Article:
And why?

Because deep down I think we know God’s agenda and goals do not match up with our own. His agenda and goals are not about our safety and comfort; His agenda and goals are not about Christianity retaining power in our political and economic systems. They are not about America being seen as a great nation.

His end goal is that the will of God be done on earth as it is in heaven, that Christ reign as King, and God be worshiped by all.

And while he promises that all of the workings toward this goal will result in our good, he doesn’t promise that this good won’t also involve discomfort and danger and tribulation for us. In fact, he promises the opposite.

But that is perfect love: love that is perfect not only in character but also in foresight. It knows the good end and understands what trouble along the way is necessary for that end result.

This is the perfect love that can drive out fear.

But we must trust this Perfect Love.

We must trust this God.

Where does our hope lie?

If it depends on a candidate or a party or a human agenda, we will fear, and love will be driven out.

But if we trust in the perfect love of God, fear will be driven out.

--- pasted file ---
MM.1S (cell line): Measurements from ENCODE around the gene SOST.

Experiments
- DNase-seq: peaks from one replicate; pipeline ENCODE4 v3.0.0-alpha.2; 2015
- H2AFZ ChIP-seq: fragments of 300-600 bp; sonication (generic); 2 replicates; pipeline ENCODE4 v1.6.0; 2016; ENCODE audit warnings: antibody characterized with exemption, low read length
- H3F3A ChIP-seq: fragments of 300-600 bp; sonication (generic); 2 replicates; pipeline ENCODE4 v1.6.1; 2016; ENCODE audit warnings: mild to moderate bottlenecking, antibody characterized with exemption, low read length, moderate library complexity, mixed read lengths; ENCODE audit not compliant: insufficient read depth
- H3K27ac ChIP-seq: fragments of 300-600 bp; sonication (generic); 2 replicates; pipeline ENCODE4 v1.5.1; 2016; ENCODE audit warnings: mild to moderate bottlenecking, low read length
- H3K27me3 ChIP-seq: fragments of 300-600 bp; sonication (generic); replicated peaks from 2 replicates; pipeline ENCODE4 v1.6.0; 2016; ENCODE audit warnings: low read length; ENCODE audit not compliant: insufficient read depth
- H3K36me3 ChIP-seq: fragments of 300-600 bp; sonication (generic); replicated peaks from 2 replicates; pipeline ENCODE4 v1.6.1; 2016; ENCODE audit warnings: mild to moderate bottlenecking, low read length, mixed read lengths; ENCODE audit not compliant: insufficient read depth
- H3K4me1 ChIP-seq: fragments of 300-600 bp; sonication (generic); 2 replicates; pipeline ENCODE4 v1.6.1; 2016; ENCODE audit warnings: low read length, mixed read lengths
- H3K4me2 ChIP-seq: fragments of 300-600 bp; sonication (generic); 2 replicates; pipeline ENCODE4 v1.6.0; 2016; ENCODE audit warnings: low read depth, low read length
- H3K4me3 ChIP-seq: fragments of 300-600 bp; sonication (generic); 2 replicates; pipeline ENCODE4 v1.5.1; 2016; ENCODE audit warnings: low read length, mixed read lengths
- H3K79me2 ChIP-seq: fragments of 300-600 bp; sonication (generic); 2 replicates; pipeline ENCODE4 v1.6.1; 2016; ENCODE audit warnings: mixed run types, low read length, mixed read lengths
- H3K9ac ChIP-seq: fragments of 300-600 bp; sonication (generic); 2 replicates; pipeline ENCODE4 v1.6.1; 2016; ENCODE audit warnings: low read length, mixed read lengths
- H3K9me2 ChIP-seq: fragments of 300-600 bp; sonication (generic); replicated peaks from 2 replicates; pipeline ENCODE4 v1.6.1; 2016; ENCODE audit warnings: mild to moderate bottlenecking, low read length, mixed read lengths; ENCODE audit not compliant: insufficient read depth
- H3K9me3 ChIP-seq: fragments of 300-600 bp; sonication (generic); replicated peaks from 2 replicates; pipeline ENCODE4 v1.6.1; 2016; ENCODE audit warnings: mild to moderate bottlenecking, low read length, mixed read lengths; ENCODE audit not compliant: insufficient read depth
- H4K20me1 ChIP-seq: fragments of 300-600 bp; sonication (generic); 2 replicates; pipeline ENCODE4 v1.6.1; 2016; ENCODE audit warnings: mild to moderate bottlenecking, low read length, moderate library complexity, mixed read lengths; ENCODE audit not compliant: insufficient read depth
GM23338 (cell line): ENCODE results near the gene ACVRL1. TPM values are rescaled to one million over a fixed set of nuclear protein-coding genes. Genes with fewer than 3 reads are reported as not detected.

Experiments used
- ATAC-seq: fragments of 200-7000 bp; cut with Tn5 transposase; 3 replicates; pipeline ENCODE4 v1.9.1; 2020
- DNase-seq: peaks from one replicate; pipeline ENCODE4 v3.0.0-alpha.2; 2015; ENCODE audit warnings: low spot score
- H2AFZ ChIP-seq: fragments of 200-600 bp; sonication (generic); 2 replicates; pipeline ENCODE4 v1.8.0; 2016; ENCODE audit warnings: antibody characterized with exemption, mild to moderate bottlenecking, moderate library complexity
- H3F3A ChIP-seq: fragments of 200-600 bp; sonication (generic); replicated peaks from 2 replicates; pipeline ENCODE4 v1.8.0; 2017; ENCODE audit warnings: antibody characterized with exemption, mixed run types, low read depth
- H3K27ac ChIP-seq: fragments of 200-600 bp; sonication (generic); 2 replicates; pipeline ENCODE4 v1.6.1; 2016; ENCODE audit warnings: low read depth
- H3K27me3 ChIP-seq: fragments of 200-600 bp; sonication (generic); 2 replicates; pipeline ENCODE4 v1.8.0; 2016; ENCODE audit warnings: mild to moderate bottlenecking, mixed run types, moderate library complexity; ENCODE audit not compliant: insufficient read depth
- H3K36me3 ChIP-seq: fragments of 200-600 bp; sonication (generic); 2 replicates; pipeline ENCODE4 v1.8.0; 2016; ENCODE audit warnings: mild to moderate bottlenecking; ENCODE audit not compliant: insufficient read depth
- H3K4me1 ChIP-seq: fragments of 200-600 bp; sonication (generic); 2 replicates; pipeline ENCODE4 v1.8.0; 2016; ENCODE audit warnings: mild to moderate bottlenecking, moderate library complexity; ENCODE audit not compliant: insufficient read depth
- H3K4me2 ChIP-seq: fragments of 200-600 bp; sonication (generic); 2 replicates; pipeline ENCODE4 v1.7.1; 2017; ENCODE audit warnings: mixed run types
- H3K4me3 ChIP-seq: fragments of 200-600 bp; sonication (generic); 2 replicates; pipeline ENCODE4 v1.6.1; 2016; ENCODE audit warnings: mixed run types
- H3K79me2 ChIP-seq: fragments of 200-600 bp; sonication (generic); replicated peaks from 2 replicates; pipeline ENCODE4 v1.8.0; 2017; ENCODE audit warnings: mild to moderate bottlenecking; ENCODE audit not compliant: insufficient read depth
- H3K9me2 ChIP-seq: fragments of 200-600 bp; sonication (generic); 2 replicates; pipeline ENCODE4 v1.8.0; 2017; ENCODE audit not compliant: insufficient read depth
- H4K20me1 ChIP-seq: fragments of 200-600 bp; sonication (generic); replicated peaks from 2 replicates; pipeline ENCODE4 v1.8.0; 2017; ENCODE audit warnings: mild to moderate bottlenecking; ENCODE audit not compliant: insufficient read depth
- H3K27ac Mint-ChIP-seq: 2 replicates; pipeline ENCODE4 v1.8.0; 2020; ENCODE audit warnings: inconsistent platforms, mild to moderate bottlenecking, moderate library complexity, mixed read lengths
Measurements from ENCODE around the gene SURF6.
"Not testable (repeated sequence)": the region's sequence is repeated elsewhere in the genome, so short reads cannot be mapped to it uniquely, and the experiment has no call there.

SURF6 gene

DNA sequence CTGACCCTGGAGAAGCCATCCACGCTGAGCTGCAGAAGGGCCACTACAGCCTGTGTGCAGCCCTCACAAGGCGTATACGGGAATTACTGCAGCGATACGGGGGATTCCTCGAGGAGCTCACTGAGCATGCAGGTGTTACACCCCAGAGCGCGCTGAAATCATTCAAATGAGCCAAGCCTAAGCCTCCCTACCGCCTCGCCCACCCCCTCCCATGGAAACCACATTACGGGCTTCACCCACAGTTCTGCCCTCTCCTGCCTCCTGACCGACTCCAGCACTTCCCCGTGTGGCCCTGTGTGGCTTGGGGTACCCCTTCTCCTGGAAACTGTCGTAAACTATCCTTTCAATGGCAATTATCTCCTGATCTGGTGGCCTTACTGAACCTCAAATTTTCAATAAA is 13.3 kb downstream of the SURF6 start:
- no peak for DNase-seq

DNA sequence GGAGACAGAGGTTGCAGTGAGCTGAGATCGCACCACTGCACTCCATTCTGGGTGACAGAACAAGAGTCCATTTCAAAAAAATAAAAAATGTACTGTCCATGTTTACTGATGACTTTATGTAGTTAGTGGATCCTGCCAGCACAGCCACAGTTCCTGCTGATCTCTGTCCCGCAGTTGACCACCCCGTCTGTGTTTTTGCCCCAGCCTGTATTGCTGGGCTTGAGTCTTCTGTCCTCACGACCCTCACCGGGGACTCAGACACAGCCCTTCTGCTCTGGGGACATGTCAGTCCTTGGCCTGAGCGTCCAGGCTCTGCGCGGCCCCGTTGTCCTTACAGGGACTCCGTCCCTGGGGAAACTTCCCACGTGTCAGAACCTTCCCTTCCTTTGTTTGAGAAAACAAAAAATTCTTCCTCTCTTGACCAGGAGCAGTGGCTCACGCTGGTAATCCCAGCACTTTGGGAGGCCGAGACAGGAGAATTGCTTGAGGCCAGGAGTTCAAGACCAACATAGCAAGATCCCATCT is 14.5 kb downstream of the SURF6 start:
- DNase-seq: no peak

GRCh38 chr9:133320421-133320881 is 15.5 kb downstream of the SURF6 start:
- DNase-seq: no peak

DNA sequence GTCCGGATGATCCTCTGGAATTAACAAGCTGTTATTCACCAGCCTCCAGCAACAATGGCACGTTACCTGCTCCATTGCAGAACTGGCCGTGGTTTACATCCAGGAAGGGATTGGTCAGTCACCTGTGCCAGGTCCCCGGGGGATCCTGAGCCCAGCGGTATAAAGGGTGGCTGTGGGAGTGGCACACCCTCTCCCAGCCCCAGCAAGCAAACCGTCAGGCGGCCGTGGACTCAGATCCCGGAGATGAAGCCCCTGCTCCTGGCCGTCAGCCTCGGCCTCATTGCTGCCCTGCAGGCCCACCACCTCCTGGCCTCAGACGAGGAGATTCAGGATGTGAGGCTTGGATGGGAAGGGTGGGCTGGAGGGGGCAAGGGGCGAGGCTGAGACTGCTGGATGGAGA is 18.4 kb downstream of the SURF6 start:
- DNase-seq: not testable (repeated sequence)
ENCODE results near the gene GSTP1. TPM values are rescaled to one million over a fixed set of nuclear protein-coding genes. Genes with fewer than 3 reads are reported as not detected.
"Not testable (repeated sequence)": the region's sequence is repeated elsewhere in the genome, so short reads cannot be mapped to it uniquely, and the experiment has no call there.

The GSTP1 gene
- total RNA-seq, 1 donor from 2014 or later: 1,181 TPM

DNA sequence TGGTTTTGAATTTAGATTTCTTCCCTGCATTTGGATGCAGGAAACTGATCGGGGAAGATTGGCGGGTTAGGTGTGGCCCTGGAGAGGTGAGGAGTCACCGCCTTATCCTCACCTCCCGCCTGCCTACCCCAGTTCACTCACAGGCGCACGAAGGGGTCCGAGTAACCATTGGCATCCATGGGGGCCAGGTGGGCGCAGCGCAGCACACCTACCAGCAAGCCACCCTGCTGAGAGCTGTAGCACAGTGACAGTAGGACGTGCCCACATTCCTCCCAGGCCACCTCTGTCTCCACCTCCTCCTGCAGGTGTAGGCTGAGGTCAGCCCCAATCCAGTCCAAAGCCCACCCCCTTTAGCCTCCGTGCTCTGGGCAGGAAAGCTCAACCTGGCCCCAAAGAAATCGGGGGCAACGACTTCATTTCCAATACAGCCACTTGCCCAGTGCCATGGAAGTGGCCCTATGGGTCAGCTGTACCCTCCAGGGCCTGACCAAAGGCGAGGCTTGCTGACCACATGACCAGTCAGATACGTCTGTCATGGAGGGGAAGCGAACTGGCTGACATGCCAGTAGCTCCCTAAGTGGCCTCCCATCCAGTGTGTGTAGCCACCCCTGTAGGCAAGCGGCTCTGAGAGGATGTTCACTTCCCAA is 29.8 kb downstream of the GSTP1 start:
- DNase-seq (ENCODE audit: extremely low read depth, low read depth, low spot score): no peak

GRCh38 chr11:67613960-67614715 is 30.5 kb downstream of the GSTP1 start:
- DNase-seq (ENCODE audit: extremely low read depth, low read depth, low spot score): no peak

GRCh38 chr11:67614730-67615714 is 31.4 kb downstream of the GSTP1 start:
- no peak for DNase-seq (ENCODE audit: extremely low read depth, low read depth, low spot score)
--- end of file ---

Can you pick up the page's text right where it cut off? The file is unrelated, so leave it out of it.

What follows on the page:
We will know we are loved.

We will live without fear.

We will love…

Without fear.

 

*from The Challenge of Jesus: Rediscovering Who Jesus Was and Is. Here’s a link to a recent Christianity Today article in which Mike Bird, author of What Christians Ought to Believe, interviews N. T. (Tom) Wright about his latest book, The Day the Revolution Began.

**Please follow the link to see this verse in context (I John 4:8). I have to admit I am taking the verse a bit out of context, as the fear it is talking about specifically is fear of God’s judgment. But in our modern, Western world, I feel we have swung so much to the other side of who/what we fear, that we must acknowledge that misplaced fear, remind ourselves that God is the one we SHOULD fear–and then take great comfort from this verse.

Doing and Being

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pic by Emily Underwood